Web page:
Spoiler alert: Stop reading if you haven't yet seen last week's "Breaking Bad" finale on TV.
Count me among those who believe we’re living in a new Golden Age of Television.
While Hollywood caters to the tastes of teenage boys by churning out a never-ending series of superhero sagas for the big screen, complex and compelling human dramas are playing out on AMC, HBO, Showtime, FX,, and – most recently – .
Producers of the best of these non-network shows have created morally murky worlds that look a lot like ours, then populated them with sinners – with a capital S.
A Mafia chieftain in "The Sopranos." A serial adulterer in “Mad Men.” And a high school chemistry professor-turned-drug kingpin in “Breaking Bad.”
All “Difficult Men,” which is, in fact, the title of a new book about this mostly cable TV revolution. But also very human men. Watching at home, getting inside their tangled emotional lives, we may recoil at their sins, but still feel tempted to root for these sinners.
Our own misdeeds never rise to their levels, perhaps, but who among us can’t see a little of ourselves in the fears, the rationalizations, and the delusions of Tony Soprano, Don Draper and Walter White?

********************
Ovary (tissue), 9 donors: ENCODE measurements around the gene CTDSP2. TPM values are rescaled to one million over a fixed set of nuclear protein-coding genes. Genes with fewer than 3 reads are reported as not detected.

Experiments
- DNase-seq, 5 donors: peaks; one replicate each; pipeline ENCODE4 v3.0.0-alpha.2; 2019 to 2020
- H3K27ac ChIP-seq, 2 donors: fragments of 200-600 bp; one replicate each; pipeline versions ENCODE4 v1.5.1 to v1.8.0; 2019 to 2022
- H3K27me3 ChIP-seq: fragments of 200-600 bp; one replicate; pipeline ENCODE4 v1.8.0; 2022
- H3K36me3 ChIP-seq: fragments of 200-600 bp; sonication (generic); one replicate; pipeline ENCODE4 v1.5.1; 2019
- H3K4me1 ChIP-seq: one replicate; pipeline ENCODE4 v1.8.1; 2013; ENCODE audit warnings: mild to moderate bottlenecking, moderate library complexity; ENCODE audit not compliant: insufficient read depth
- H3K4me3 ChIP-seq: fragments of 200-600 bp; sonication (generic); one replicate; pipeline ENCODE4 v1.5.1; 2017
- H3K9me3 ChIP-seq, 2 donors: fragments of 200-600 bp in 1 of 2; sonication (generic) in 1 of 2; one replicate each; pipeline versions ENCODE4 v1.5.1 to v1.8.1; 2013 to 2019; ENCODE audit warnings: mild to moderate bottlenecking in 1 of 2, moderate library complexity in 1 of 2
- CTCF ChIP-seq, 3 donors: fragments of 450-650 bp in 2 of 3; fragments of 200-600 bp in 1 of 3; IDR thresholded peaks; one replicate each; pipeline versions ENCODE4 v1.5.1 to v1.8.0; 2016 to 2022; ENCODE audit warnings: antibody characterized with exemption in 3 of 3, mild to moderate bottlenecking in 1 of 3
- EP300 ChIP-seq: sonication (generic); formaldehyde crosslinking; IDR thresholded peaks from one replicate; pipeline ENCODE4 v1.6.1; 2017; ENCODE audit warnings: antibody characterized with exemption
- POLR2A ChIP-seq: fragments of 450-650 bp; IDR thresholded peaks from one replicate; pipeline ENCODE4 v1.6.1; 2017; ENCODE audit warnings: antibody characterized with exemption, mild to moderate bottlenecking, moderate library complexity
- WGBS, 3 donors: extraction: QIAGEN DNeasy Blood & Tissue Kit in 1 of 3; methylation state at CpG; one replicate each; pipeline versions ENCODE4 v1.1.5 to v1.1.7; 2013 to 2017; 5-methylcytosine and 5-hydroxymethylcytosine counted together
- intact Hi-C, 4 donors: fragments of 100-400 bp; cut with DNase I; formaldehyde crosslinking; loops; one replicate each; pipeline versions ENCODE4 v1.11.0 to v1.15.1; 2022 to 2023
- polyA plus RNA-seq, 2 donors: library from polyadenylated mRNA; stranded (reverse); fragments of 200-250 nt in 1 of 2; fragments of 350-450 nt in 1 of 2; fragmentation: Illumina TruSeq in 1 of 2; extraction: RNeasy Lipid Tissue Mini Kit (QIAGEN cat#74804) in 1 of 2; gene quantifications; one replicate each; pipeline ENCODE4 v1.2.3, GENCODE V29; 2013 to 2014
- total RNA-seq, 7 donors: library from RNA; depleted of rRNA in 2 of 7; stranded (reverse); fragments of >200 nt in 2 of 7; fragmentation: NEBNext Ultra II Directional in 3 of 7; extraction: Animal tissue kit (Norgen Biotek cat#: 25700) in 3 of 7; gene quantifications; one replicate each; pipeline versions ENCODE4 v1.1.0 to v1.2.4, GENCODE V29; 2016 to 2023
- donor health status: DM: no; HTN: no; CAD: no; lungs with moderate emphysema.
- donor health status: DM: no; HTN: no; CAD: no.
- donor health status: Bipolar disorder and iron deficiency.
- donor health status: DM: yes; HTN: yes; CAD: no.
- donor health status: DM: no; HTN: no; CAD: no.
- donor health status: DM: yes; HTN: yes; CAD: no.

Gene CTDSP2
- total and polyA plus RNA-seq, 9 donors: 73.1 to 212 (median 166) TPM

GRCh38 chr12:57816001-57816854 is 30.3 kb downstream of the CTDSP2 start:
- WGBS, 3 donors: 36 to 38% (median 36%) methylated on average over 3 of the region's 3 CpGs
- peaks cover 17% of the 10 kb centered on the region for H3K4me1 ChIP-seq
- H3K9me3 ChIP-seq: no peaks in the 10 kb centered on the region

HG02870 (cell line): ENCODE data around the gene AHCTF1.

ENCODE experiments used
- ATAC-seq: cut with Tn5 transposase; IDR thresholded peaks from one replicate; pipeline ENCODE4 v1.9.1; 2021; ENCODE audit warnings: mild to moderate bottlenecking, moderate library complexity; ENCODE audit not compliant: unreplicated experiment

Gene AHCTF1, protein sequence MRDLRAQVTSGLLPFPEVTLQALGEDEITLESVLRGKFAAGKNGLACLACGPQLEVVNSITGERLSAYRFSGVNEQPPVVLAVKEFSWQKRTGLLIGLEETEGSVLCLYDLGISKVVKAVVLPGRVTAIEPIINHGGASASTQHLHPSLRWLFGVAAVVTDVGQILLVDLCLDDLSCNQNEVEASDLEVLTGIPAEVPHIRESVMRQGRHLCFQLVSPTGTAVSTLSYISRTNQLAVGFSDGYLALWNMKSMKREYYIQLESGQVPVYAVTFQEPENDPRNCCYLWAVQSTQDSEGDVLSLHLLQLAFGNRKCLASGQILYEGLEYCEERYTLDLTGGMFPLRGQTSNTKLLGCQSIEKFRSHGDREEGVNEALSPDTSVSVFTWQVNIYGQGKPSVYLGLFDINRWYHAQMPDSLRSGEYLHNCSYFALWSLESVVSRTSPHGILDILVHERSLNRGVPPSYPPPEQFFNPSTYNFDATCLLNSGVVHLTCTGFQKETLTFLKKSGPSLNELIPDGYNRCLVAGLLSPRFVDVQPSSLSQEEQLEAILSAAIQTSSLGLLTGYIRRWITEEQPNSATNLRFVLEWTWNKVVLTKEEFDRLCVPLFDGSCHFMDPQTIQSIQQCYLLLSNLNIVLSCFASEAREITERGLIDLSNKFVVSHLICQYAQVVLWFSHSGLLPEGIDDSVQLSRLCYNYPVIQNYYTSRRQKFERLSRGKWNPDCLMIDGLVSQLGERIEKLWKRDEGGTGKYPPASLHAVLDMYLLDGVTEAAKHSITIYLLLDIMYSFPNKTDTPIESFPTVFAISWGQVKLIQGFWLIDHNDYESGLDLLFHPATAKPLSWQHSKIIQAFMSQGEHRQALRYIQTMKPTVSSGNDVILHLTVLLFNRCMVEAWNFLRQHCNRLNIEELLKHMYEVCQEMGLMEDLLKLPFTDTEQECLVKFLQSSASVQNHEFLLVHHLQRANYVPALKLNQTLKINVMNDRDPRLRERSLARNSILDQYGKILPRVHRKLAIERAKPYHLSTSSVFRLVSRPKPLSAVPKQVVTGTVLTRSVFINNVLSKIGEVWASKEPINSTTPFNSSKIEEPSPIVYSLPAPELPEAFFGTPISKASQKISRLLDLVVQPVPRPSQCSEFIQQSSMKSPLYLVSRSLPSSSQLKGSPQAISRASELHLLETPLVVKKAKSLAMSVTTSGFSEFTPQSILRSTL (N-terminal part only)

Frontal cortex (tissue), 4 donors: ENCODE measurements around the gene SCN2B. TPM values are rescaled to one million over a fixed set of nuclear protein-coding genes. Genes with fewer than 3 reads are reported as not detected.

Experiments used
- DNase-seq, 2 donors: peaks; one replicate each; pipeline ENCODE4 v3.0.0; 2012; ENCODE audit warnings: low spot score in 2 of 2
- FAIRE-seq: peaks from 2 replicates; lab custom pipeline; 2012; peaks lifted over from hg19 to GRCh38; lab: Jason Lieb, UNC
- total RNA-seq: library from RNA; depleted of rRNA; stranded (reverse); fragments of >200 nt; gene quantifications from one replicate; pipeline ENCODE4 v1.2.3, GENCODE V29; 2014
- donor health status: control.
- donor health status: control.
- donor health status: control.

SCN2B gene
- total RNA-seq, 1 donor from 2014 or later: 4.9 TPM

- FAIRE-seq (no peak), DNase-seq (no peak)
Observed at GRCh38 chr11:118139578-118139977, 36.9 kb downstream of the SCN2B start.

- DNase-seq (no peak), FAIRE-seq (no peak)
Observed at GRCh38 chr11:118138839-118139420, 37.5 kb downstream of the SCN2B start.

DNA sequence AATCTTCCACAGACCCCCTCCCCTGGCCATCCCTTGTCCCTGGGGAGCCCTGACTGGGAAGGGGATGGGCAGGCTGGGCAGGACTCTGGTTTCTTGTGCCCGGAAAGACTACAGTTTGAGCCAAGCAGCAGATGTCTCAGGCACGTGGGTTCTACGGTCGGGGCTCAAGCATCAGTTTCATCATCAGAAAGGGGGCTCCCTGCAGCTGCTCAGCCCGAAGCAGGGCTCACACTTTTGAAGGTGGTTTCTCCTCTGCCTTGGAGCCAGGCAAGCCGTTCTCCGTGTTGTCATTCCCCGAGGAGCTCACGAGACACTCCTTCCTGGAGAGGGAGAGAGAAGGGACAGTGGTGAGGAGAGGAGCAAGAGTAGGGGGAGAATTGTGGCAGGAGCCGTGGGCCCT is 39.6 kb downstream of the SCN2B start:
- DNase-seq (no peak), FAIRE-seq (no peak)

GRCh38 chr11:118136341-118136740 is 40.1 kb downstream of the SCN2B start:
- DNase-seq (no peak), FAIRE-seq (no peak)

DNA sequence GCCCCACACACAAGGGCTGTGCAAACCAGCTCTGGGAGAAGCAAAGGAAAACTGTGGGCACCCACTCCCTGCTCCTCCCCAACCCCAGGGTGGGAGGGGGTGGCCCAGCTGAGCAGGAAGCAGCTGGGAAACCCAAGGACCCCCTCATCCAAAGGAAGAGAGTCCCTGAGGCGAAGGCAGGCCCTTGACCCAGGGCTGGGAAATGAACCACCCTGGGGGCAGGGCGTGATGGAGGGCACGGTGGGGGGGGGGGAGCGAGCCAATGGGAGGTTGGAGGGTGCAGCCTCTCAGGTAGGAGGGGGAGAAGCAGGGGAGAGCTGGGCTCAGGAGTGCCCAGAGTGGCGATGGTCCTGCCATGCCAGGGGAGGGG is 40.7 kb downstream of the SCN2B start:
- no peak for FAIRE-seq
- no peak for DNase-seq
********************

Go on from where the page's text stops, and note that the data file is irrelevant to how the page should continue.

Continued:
But, alas, these TV characters live in worlds, again like ours, where crime rarely pays for long, where cheaters usually get caught, and where those who live recklessly nearly always crash and burn.
Enter the creators of these shows, who must eventually step in and play God.
Take last week’s “Breaking Bad” finale on AMC, which rained down more wrath on bad guys than anything since the Old Testament.
Yes, the avenging angel in the final show was Walt, the brilliant protagonist who evolved over five seasons from Mr. Chips to, in the now famous words of the show’s creator, Vince Gilligan.
But Gilligan wasn’t about to spare Walt, whose hubris – a sin as old as Adam and Eve – had led inexorably to the murder of his lawman brother-in-law and the alienation of the wife and son he told himself were the reasons he amassed millions in drug money.
Clever Walt figured a way for his son and baby daughter to get their tainted inheritance. Still, for them, “Dad” will always be a dirty word.
“If there’s a larger lesson to ‘Breaking Bad,’ it’s that actions have consequences,” the Virginia-born Gilligan told the New York Times in 2011. “It seems to me that (religion) represents a human desire for wrongdoers to be punished. ... I feel some sort of need for biblical atonement, or justice, or something.”
Walt’s story, then, qualifies as a cautionary tale: Here was an Everyman who took the wrong road and perished.
But there’s hope for 2014!
Don Draper, the ad man on “Mad Men,” another AMC hit, has one more season to find a right road. And it just might happen: He’s hit bottom, he’s done hiding his past, and he’s acknowledged his addictions and sins.
-- Tim FunkForgiveness, redemption, resurrection – those things can save wrecked lives and, just maybe, produce terrific television.